As previously mentioned, PMN infiltrates were reduced during post-arthroplasty S. aureus biofilm infection in IL-1β deficient mice; however, the functional importance of PMNs in controlling bacterial burdens was not explored in this report (Bernthal et al., 2011). Future studies with neutrophil-depleted mice will provide definitive evidence regarding the role of PMNs in biofilm clearance in models where significant infiltrates are observed. Likewise, potential bystander damage originating from the cytotoxic, proteolytic, and proinflammatory effector functions of PMNs in tissue degradation and osteolysis should also be examined. A recent study reported a prominent leukocyte infiltrate associated with post-traumatic osteomyelitis, which consisted predominantly of activated PMNs. The authors proposed that during the ineffective “frustrated” attempt to phagocytose bacteria, PMNs release cytotoxic and proteolytic molecules that, in turn, amplify tissue injury in conjunction with biofilm-derived toxins and proteolytic enzymes (Wagner et al., 2003, 2005). As mentioned earlier, PMN recruitment is minimal in a different model of S. aureus biofilm infection (Figure (Figure2),2), and instead macrophage infiltrates predominate (Thurlow et al., 2011). The reasons responsible for differential PMN recruitment in various biofilm models may be influenced by the extent of tissue vascularization, maturity, and extent of biofilm development, and whether the inoculum used to establish biofilm formation may lead to an initial planktonic component that results in early PMN recruitment that is independent of the developing biofilm. The latter point is particularly relevant, since it is reasonable to assume that not all organisms will attach to an artificial device when introducing bacteria adjacent to the implant. In addition, larger inoculums may result in more planktonic bacteria neighboring the device, which are known to elicit a robust proinflammatory response, and conceivably augment PMN infiltrates. In contrast, in the context of lower inoculums, even if some organisms do not attach, the small number of planktonic bacteria would not be expected to elicit a robust inflammatory response. In addition, it could be argued that low inoculums more accurately mimic the events that would be encountered during native device seeding in vivo. Another factor to consider is the type of device studied. In the case of a hollow catheter, bacteria introduced directly into the lumen may be afforded additional protection from immune recognition by shielding provided by the catheter wall. In the case of a solid device, bacteria are immediately exposed to host tissues, in theory enabling an immediate proinflammatory response. Regardless, these issues should become clearer as additional in vivo studies examining staphylococcal biofilm pathogenesis are performed.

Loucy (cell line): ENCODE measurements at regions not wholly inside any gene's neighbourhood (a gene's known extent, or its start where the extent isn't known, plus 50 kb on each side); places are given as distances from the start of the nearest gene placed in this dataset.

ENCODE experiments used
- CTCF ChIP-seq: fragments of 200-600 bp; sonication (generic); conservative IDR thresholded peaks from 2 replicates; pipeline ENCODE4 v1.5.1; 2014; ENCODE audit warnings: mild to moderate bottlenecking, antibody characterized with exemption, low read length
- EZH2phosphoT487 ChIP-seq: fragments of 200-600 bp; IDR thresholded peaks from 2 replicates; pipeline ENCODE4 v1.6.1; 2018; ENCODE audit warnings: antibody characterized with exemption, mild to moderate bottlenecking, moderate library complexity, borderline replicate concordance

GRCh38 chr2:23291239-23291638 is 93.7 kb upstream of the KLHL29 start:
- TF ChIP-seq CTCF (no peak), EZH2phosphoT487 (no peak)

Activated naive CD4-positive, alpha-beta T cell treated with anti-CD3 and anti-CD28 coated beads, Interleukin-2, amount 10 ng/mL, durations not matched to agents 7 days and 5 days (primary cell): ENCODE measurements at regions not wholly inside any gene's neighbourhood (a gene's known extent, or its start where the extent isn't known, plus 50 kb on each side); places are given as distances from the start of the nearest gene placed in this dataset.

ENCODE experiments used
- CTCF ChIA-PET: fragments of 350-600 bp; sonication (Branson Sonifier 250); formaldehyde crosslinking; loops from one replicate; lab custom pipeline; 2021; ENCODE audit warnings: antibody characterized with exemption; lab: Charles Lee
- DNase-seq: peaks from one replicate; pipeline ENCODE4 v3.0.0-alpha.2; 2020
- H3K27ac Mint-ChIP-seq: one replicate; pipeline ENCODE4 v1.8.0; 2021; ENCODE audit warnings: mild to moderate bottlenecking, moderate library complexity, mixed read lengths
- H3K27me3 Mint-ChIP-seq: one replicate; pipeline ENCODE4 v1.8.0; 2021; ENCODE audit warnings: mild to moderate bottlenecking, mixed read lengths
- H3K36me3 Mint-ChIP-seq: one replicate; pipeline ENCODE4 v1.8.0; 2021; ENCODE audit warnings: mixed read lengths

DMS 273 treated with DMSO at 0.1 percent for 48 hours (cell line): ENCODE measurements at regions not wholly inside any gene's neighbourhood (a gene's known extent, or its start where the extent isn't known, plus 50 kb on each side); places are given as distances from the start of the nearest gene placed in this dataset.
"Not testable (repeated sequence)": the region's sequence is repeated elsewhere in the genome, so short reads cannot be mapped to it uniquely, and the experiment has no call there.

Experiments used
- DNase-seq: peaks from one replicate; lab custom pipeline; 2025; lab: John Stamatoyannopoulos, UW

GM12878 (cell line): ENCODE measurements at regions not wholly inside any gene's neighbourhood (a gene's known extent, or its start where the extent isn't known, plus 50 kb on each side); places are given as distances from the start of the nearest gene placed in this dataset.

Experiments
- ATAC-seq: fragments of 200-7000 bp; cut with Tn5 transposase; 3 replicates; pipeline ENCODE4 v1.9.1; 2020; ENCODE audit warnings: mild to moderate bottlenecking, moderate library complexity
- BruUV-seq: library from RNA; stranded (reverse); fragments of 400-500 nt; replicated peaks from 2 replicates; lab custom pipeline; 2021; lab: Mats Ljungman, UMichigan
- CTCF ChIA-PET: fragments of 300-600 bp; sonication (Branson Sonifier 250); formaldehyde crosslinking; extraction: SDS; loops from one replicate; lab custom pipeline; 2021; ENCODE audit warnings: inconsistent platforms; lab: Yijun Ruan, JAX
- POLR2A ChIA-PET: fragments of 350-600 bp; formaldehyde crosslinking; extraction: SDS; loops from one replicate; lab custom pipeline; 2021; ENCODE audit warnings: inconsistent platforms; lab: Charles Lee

Several studies investigating innate immunity to staphylococcal species have focused on PMNs (Kobayashi et al., 2003; Anwar et al., 2009; Graves et al., 2010), whereas macrophage responses have received relatively less attention. Although PMNs are important antimicrobial effectors, their transcriptional capacity is limited, and their short lifespan requires constant recruitment into infection sites (Yamashiro et al., 2001; Borregaard, 2010; Mantovani et al., 2011). In contrast, resident macrophages are present in virtually all host tissues and represent a critical antimicrobial effector population and immediate line of defense against microbial invasion (Serbina et al., 2008; Gonzalez-Mejia and Doseff, 2009). Macrophages are more long-lived compared to PMNs and produce numerous proinflammatory mediators that are critical for immune cell recruitment and activation (Silva, 2010, 2011). In addition, macrophages possess potent phagocytic capacity and, like PMNs, can produce ROI and RNI species. However, macrophages are a major source of pro-inflammatory cytokines and chemokines, since activated cells survive significantly longer compared to PMNs (Furze and Rankin, 2008).